In a stunning move aimed at punishing democrats for prolonging budget negotiations, a Republican majority in the North Carolina state Senate Friday passed an early morning budget amendment aimed at removing funding for school nutrition, science, math and technology programs for impoverished school children, and public works projects aimed at revitalizing towns that are struggling to rebuild after Hurricane Matthew. The funding losses appear to single out districts represented by Democratic senators.
In an email Saturday, a spokesman for North Carolina Governor Roy Cooper lamented the Republicans’ decision, saying:
Middle of the night budget games are rarely good for North Carolina families…In this case, Senate Republicans chose to cut funding for science and math class, access to fruit and vegetables in rural communities, and staff to work with the federal government to, among other things, bring hurricane recovery funds back to North Carolina. These are the wrong priorities.
The partisan move came after an all-night standoff between Senate Democrats and Republicans, with the Democrats refusing to be bullied into agreeing to pass the Republican budget without attempting to pass amendments that would improve it. Republicans voted down amendment after amendment, but the Dems persisted. At approximately 1 a.m. Friday morning, GOP Senator Bill Rabon called a recess in order to meet privately with fellow Senate Republicans.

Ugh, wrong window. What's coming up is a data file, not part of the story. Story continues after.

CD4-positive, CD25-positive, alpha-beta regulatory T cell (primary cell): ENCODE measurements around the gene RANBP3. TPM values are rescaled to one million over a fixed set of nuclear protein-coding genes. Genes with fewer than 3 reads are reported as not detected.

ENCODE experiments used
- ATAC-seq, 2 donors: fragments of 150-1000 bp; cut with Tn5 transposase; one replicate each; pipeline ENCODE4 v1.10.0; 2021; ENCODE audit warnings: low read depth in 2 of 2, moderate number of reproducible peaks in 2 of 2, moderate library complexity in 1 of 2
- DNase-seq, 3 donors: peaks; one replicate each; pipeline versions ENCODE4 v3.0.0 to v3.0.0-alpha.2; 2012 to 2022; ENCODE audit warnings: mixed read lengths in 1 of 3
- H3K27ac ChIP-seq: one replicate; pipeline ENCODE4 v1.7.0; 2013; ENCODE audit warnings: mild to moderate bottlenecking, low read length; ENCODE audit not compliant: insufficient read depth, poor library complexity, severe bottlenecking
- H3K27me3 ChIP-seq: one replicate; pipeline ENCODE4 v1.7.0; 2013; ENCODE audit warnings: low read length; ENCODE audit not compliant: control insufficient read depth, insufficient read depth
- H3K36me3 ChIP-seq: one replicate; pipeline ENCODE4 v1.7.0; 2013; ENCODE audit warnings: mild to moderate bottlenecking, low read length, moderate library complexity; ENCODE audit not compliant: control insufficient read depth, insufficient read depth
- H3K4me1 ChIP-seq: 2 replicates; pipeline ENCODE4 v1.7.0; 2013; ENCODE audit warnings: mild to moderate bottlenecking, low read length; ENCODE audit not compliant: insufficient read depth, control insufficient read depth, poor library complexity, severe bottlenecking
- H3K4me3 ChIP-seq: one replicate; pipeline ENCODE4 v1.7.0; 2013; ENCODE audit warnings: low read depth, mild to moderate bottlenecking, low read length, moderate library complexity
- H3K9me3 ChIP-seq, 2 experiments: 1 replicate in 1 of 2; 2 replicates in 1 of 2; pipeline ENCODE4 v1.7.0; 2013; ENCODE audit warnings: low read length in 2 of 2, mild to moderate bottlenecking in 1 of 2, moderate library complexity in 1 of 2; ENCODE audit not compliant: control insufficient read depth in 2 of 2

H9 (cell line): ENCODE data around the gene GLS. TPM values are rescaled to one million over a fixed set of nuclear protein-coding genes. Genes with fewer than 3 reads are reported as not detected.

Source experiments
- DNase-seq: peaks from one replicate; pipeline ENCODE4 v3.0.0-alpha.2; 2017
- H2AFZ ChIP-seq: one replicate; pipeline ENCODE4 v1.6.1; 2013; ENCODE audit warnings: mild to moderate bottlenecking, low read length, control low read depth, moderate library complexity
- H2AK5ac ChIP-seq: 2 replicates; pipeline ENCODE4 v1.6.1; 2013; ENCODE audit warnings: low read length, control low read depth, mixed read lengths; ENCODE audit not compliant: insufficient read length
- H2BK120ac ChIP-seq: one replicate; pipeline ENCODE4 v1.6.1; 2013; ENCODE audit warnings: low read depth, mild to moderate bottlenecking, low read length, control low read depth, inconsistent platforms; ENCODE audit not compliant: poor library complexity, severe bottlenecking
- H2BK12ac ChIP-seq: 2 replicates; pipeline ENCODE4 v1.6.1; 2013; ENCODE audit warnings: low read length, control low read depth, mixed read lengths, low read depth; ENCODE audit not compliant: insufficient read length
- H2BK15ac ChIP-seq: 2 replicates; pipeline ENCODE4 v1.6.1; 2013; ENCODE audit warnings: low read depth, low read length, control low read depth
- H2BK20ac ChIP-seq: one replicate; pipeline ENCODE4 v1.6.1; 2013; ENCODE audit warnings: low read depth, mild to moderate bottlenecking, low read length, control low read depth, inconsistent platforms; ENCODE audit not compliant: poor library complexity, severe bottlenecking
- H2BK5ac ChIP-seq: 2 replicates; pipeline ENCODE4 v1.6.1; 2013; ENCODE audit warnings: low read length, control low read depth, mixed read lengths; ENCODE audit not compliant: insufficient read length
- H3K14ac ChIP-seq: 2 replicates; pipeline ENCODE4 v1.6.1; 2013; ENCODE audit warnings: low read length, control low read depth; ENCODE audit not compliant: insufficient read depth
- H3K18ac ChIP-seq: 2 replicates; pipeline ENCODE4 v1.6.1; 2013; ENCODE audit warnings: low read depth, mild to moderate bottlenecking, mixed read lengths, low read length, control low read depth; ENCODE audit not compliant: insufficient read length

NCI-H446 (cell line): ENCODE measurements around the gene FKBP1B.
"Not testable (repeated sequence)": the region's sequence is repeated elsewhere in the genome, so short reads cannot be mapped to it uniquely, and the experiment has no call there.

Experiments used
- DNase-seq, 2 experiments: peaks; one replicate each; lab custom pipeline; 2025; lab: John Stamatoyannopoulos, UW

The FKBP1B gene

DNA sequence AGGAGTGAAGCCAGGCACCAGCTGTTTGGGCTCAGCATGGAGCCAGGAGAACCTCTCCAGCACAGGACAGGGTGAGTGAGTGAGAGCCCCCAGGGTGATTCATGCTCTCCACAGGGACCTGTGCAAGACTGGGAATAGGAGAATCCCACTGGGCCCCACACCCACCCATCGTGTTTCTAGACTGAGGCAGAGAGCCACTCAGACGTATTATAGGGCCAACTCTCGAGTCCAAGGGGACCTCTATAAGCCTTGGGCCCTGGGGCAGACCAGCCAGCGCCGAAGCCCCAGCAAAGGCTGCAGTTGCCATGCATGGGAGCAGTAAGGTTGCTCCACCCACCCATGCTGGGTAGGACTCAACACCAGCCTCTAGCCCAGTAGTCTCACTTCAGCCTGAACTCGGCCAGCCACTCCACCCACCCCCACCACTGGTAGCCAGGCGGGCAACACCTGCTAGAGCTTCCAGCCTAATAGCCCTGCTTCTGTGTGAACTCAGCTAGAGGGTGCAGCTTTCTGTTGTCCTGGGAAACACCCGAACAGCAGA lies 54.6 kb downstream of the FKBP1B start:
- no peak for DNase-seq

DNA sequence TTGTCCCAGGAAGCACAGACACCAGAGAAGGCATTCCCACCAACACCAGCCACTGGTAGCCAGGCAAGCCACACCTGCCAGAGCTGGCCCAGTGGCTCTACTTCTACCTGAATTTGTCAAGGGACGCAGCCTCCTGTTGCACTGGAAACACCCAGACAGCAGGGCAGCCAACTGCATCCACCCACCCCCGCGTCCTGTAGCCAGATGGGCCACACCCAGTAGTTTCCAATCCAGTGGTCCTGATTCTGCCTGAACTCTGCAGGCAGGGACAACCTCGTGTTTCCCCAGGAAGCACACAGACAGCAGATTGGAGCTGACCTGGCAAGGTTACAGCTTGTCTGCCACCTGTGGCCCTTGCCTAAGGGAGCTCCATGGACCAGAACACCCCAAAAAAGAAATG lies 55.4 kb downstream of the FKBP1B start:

When the session resumed at around 3 a.m., Republicans pushed through a new amendment aimed at combating opioid use. Republican Senator Brent Jackson, who introduced the amendment, failed to mention that the additional $1 million in funding for the new program would come straight out of programs benefiting mostly low-income families in the Democrats’ districts.
Democratic Senator Erica Smith-Ingram, whose district stands to lose funding from the cuts, had this to say regarding the Republicans’ childish move:
it will have a devastating effect on an area that is already suffering. The future of children should not be caught up in a political disagreement between members [of Congress]
We would have to agree with Senator Smith-Ingram.